Chicago White Sox fans have good reason to be feeling optimistic about the upcoming 2011 season. The pitching staff, which last year was hyped but failed to completely deliver, again looks formidable, despite questions about the fifth starter spot.
The spirits of Sox fans have especially been lifted by the prospects of their offense. While the Sox lineup got off to an absolutely anaemic start in 2010, their hotter-than-hot streak heading into the All-Star break meant that the offense ended the season firmly in the middle of the pack when it came to most statistics. Many fans are of the belief that this sometimes-potent offense will be greatly improved in the coming season.
The biggest signing of the offseason was Adam Dunn, a model of slugging consistency. You can almost bet your life on the big Texan getting a lot of strikeouts, a lot of walks, and a lot of home runs. Factor in the return of captain Paul Konerko, who’s coming off a career year, and the solid five-tool Alex Rios, and you have a pretty good nucleus. There’s good reason to believe that Gordon Beckham will fulfil the potential he showed in his rookie season, by picking up where he left off in the second half of 2010. Alexei Ramirez will continue his ascent towards becoming one of the game’s premier shortstops, and Juan Pierre can be expected to steal another 60 bases. And while AJ Pierzynski has never been a spectacular offensive player, his steadiness behind the plate has been a Sox staple for years. Rookie Brent Morel didn’t show much at the plate in his cameo last season, but his minor league statistics as well as his stellar defense are cause for hope.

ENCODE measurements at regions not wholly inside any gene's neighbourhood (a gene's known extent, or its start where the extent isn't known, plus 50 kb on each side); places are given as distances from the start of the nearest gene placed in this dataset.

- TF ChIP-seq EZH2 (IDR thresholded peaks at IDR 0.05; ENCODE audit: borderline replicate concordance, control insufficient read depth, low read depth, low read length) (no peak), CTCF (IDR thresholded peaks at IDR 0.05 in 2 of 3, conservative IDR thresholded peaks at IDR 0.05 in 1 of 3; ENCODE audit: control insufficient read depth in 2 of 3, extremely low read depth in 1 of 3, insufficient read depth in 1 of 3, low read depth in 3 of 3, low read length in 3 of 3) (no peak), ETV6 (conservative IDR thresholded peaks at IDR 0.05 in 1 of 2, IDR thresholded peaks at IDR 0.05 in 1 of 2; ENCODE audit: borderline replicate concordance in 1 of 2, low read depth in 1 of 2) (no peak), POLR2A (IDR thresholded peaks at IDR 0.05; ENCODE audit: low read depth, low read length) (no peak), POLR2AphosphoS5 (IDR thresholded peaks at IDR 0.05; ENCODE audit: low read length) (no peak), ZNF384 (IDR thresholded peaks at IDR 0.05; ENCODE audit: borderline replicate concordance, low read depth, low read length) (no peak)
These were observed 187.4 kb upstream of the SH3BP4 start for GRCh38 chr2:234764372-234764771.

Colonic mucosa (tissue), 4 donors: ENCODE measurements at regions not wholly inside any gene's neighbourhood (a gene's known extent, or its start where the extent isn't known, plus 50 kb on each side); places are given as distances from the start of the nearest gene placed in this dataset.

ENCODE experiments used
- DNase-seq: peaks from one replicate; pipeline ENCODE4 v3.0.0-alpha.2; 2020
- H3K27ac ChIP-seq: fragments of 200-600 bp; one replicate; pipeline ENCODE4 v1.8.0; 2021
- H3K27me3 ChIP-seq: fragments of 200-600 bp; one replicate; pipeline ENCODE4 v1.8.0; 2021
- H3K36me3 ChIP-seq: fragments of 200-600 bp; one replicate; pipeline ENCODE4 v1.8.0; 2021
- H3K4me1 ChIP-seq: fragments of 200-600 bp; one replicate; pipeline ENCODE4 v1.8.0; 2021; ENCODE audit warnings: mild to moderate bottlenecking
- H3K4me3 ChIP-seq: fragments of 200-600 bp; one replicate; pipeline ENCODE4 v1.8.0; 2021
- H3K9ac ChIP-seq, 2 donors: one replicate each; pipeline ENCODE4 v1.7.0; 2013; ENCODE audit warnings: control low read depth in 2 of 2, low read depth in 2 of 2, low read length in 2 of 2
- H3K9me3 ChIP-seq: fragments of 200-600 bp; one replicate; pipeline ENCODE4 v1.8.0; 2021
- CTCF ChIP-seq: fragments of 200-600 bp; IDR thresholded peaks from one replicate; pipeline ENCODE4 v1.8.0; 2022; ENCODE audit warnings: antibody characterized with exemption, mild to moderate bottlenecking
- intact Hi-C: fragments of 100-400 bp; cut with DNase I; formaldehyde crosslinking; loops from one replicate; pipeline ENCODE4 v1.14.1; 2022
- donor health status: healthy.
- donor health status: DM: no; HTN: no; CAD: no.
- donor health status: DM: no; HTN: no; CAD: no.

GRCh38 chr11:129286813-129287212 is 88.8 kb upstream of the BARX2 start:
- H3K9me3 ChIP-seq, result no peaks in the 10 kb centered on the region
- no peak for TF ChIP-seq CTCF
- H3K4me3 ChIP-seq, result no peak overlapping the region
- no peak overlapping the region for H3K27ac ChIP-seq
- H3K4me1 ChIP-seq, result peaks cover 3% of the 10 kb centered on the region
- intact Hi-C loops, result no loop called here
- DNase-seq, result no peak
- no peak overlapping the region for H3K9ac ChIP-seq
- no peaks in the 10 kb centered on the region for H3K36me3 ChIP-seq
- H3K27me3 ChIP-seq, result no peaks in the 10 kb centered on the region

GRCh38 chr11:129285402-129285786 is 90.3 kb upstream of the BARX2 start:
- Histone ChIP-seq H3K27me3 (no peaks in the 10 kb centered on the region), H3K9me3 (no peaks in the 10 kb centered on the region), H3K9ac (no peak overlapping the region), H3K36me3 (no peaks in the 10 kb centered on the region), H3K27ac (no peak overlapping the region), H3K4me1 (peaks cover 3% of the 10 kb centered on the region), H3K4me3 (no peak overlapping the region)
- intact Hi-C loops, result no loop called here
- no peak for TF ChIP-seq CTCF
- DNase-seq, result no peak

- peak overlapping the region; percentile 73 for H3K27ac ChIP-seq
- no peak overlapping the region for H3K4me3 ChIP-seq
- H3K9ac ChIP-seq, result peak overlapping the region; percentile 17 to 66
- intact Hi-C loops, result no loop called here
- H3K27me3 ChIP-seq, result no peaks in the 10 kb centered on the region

But who are we forgetting? Oh, that’s right—2008 MVP candidate Carlos Quentin.
Sox fans will tell you that Quentin is one of the most frustrating players to root for—since the freak wrist injury which halted his 2008 season in which he ranked behind only Alex Rodriguez and Mark Teixera in slugging percentage and missed the home run title by a single round-tripper (to a player who was involved in 30 more games), Quentin’s story with the Sox has been one of injury and inconsistency. Expectations were especially high upon his return in 2009, where he hit third in the lineup on Opening Day but suffered a plantar fasciitis injury which would plague him for the rest of the season. In 2010, the mostly-healthy Quentin again failed to live up to his potential. What’s the prognosis, then? Will Quentin’s 2008 season (which earned him nicknames like “The Carlos Quentin” and “Q-perman”) be simply an outlier, and take its place amongst other one-season wonders in Sox lore like Dick Allen’s MVP 1972 or Albert Belle’s record-breaking 1998? Not so fast.
When you put aside the lofty expectations raised by his breakout year, Quentin’s 2010 was nothing to scoff at. In fact, in many instances his season directly correlated with that of the White Sox—a poor April and May, followed by an incredibly productive June and July, capped off with a pedestrian August and September. Thanks in no small part to his penchant for getting hit by pitches, Quentin got on base at a rate surpassed only by Andruw Jones and Paul Konerko. Slugging 28 homers and earning 86 RBIs is no mean feat, if not totally fulfilling of the potential he may have.
Much has been made of Quentin as a “crazy” headcase, who has trouble moving on from his mistakes and instead dwells on them and lets them build to the point of distraction, if not destruction. We’ve seen him depicted as a man with an incredibly delicate mental balance, for whom professional sports may not have been the ideal calling. You could imagine that such a character is even more susceptible to pressure than the average player. This is exactly why the White Sox in 2011 might be the closest thing to a perfect environment for Carlos Quentin to thrive in.
Quentin will no longer be called upon as the major cog of the offense. Most likely he’ll be batting behind Rios, Dunn, and Konerko. In fact, MLB.com beat writer Scott Merkin suggests he may bat as low as seventh in the order, under considerably less pressure than 2010 and especially 2009.
The wildcard is obviously Quentin’s health. He was relatively healthy last season, playing in 130 games. If he can play that many games this season, and provide the same offensive output, he’ll at the very least be a valuable contributor in the lineup.
And yet if he responds to the changes in pressure and dynamics of the Sox offense this season, he could find a level closer to his 2008 form. Don’t close the book on Carlos Quentin yet.